The 2014 Service Project will address hunger and homelessness in Rhode Island. Local organizers are planning an Empty Bowls project for General Assembly. Collections will benefit two local organizations, Housing First RI and McAuley House.
Empty Bowls is an international grassroots effort to fight hunger. Potters and other craftspeople work with the community to create handcrafted bowls. At General Assembly, a booth in the Exhibits will display the bowls made for our Unitarian Universalist (UU) Empty Bowls project. It will also provide an opportunity for discussion of the issue of homelessness with representatives from the two local organizations. In exchange for a cash donation, guests will be asked to take home a bowl as a reminder of all the empty bowls in the world. The money raised through donations will be split equally between Housing First RI and McAuley House.
Housing First RI (HFRI) is a program of Riverwood Mental Health Services that serves the chronically homeless in Rhode Island. Begun as a 50-person pilot project in 2005, the program’s success has resulted in substantial expansion. By the end of 2012, HFRI operated 175 units of permanent supportive housing for more than 200 formerly homeless persons and families, and provided outreach to hundreds more. In 2012, Opening Doors RI, the State of Rhode Island Plan to End Homelessness, established the housing first approach as its primary vehicle to end chronic homelessness.
Based on a national evidence-based model, Housing First has several features:
McAuley House is a meal site and house of hospitality for people who are homeless or struggling to get by. Food, emergency assistance, and a sense of community are provided to those who live with addiction, mental illness, and poverty. A hot lunch is available five days weekly and one Saturday monthly, in an atmosphere of love and respect. Lunch is served to as many as 300 people each day. Guests are given lunch "restaurant-style," one plate at a time.
In partnership with Housing First, McAuley House offers daily enrichment programming, which offers support, healing, and engagement through activities such as art and crafts.
At the Service Project booth in the GA Exhbit Hall, General Assembly participants may sign up to take a bus tour to a local shelter, where they will see what a congregate shelter actually looks like and hear from individuals who have stayed in the shelter and now are housed. Videos will be screened showing the services offered at McAuley House and a formerly homeless individual in a new home.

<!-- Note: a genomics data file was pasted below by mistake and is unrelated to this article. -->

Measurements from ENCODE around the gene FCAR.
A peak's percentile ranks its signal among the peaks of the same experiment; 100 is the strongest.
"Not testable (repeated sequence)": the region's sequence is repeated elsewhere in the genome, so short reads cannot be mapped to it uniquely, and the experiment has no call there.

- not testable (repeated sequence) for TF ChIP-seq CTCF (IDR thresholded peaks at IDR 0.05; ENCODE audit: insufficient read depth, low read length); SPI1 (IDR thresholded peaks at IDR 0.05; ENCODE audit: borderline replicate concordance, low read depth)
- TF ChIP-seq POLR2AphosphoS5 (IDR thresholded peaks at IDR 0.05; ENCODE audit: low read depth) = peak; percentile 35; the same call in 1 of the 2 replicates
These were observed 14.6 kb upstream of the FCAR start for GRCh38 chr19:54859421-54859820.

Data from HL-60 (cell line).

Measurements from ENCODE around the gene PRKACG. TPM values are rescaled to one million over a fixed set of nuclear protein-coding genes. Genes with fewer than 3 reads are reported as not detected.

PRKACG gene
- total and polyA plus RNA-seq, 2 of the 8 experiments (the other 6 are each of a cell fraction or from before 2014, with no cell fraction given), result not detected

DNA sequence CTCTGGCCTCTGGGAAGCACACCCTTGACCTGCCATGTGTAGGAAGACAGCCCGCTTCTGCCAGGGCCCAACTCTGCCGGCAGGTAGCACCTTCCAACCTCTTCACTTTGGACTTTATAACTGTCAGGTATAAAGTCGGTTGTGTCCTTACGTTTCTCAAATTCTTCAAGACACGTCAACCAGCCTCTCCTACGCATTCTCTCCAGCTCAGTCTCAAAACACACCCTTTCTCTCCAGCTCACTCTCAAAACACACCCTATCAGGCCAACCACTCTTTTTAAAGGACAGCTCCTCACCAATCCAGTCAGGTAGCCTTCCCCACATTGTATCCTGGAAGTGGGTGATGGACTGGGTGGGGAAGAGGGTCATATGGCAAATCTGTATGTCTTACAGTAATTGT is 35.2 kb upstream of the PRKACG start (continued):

The Sunday Morning Collection for General Assembly (GA) 2013 was given to the Kentucky Branch of Interfaith Power and Light, a national organization that has local and state chapters that provides an interfaith religious response to global warming. They offer support to over 14,000 congregations in 40 states. The mission of Interfaith Power and Light is to be faithful stewards of creation by responding to global warming and the social injustices it creates by promoting energy conservation, energy efficiency, and renewable energy. This campaign intends to protect the earth’s ecosystems, safeguard the health of all creation, and ensure sufficient, sustainable energy for all.
The 2012 Service Project was a Naturalization/Citizenship Fair, where Unitarian Universalist (UU) Volunteers assisted permanent residents who were eligible for citizenship in completing their final citizenship applications, while others performed support tasks.
The “Beat the Heat” Backpack Project provided the children of the Dysart Community Center with books, hats, water bottles, other necessities, and treats, packed into a backpack for each of them. Area children spend much time indoors during the summer heat, and the backpacks will help them through the summer.
Donations from the Sunday morning service at GA were shared between two Phoenix-area recipient organizations this year. The two organizations are: the Comités de Defensa del Barrio (CDBs) and Puente AZ.
The 2011 Service Project wasIn Our Own Back Yards youth summer camp. Over $32,000 was raised in donations. In Our Own Back Yards is an interfaith, service-based summer camp experience designed to open the eyes of campers to the harsh reality of poverty in the Charlotte Mecklenburg community.
Our 2010 Service Project with nearby Hope Community offered opportunities for hands-on service as well as donations. General Assembly attendees participated in a wide range of tasks including gardening, landscaping and painting. In addition, over $40,000 was raised in donations.
The 2009 service project raised $30,000 for the Utah Pride Center. The Utah Pride Center provides support for lesbian, gay, bisexual, and transgender (LGBT) youth, adults, and families through a variety of programs. With the money raised from Unitarian Universalists at General Assembly, the Utah Pride Center will expand their services for LGBT youth.
Hispanic Unity was selected as the 2008 service project; $23,000 was raised. The purpose of Hispanic Unity of Florida is to serve immigrants and their families from varying ethnicities, by empowering them to be successful in the United States.
In 2007, General Assembly raised $42,000 for Village Gardens, a sustainable urban agriculture program in Portland, OR.
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Last updated on Thursday, February 20, 2014.
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2012 Naturalization and Citizenship Fair
Volunteers in 2010 painted common areas in Hope Community's rental housing.
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